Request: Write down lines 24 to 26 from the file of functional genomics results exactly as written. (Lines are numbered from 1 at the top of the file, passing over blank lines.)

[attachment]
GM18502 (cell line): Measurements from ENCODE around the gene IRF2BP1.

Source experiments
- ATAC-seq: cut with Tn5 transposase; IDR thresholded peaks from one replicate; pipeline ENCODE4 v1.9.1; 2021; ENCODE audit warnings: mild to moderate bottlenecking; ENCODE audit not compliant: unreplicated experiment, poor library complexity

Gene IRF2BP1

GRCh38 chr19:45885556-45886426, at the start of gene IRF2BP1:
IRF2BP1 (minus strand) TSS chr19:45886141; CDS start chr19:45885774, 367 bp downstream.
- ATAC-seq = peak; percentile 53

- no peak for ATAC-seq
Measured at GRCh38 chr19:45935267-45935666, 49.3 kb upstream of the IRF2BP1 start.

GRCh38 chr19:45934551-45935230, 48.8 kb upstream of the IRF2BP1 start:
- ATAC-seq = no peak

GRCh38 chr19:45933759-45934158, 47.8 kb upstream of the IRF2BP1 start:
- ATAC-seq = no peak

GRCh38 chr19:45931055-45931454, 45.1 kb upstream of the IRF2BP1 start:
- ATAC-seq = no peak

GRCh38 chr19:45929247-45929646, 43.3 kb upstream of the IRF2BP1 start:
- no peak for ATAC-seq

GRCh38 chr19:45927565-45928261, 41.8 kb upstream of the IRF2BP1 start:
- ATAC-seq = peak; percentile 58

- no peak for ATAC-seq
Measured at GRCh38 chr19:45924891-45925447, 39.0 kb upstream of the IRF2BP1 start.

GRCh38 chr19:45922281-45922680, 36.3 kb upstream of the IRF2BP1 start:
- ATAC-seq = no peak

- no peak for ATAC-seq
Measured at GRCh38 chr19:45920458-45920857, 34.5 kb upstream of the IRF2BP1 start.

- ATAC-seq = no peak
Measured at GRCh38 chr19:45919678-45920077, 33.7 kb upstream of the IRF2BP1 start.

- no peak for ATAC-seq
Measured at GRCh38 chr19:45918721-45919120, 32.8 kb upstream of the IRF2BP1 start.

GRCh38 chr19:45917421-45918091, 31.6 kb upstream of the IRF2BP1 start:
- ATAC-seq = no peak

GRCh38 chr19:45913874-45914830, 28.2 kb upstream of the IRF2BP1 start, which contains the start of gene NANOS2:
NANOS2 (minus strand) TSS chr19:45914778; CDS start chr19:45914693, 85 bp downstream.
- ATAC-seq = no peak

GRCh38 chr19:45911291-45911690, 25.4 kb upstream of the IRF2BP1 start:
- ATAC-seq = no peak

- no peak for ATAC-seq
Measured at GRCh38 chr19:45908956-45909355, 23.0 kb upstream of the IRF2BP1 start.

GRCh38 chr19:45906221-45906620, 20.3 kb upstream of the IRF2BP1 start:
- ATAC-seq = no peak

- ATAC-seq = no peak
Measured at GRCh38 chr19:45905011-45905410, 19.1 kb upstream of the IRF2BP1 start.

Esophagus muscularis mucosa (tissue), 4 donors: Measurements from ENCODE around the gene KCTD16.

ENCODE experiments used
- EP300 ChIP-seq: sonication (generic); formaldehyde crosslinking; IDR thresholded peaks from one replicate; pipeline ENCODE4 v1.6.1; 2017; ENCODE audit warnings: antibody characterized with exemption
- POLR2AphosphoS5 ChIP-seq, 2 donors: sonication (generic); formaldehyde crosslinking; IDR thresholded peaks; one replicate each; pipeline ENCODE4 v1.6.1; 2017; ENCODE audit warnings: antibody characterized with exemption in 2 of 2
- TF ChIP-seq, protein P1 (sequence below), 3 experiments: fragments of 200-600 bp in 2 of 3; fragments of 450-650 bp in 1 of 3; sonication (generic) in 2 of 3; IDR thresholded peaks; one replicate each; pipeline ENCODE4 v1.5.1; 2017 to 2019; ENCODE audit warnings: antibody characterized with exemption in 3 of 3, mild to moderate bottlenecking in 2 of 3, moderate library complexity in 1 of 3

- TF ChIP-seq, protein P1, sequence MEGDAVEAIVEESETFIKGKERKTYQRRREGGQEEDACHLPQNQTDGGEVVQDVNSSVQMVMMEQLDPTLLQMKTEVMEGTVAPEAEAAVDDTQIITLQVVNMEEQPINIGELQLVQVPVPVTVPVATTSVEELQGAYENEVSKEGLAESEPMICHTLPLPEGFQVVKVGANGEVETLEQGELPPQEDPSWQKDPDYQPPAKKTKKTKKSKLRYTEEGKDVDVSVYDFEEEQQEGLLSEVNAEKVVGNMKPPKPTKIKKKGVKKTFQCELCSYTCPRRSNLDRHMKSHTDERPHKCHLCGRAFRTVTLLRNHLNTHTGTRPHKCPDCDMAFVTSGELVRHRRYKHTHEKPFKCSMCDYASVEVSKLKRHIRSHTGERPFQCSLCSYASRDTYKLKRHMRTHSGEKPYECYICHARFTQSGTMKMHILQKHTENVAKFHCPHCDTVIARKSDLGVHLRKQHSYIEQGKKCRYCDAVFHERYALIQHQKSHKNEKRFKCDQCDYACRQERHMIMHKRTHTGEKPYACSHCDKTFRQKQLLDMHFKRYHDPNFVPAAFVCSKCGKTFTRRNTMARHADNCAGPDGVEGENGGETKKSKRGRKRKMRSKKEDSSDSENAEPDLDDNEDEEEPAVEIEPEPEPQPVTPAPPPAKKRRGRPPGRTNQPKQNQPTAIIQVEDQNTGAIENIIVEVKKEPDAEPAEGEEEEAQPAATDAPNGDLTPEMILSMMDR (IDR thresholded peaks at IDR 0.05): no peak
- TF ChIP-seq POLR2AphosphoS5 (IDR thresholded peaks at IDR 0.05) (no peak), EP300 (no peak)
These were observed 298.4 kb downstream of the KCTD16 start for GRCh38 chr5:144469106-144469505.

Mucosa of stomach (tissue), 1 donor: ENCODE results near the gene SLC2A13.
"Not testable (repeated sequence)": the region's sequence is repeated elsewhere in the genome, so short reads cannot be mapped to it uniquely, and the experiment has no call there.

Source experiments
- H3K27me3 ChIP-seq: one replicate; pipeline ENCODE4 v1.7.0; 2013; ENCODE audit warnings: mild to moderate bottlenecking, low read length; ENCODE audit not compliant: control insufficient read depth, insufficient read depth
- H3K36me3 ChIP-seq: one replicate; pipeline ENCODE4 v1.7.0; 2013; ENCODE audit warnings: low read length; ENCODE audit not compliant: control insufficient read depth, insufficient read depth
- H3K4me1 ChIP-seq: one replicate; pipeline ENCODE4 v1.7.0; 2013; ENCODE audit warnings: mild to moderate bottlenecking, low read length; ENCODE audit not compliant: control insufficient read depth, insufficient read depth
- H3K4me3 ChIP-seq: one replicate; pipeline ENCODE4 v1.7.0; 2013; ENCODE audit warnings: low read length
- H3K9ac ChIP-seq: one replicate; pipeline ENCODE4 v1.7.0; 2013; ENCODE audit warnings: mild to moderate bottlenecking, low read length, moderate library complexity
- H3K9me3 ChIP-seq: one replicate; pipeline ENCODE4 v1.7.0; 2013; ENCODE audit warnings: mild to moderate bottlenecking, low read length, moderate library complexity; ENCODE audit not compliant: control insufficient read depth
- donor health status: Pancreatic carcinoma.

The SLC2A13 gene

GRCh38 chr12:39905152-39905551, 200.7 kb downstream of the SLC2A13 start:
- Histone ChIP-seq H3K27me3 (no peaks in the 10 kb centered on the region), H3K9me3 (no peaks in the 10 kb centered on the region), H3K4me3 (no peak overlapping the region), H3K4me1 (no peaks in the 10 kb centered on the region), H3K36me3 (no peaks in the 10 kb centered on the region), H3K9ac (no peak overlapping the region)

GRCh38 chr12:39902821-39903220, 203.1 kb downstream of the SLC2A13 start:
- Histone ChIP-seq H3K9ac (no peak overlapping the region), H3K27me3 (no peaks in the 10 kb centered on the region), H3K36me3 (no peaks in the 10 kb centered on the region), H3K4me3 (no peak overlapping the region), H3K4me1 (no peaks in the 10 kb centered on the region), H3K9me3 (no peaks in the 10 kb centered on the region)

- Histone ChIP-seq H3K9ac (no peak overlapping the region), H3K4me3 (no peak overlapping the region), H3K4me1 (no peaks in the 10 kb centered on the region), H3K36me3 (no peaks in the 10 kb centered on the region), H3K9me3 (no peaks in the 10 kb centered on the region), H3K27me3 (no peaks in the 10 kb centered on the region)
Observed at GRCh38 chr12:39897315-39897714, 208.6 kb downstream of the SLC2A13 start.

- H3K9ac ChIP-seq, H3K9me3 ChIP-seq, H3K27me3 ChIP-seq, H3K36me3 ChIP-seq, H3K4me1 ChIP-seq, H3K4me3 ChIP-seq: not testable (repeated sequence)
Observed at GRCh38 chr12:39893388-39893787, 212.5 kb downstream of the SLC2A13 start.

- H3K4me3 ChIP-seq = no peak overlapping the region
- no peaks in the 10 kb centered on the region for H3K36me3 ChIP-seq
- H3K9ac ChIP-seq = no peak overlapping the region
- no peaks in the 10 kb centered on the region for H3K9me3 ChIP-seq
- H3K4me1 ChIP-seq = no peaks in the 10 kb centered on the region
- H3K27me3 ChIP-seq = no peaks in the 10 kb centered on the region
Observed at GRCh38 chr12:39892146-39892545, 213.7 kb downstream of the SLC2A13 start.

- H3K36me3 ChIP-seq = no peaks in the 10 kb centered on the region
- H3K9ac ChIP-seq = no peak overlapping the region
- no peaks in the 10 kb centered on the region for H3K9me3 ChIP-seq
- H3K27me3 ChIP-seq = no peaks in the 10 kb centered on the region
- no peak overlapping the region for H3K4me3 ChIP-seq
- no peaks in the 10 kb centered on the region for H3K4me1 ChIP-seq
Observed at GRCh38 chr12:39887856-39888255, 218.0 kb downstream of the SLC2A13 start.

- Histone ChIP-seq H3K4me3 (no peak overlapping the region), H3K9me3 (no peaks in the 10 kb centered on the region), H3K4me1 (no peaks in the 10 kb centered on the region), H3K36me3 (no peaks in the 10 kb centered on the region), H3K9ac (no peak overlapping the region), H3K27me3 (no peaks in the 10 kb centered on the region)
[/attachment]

- no peak for ATAC-seq
Measured at GRCh38 chr19:45920458-45920857, 34.5 kb upstream of the IRF2BP1 start.

- ATAC-seq = no peak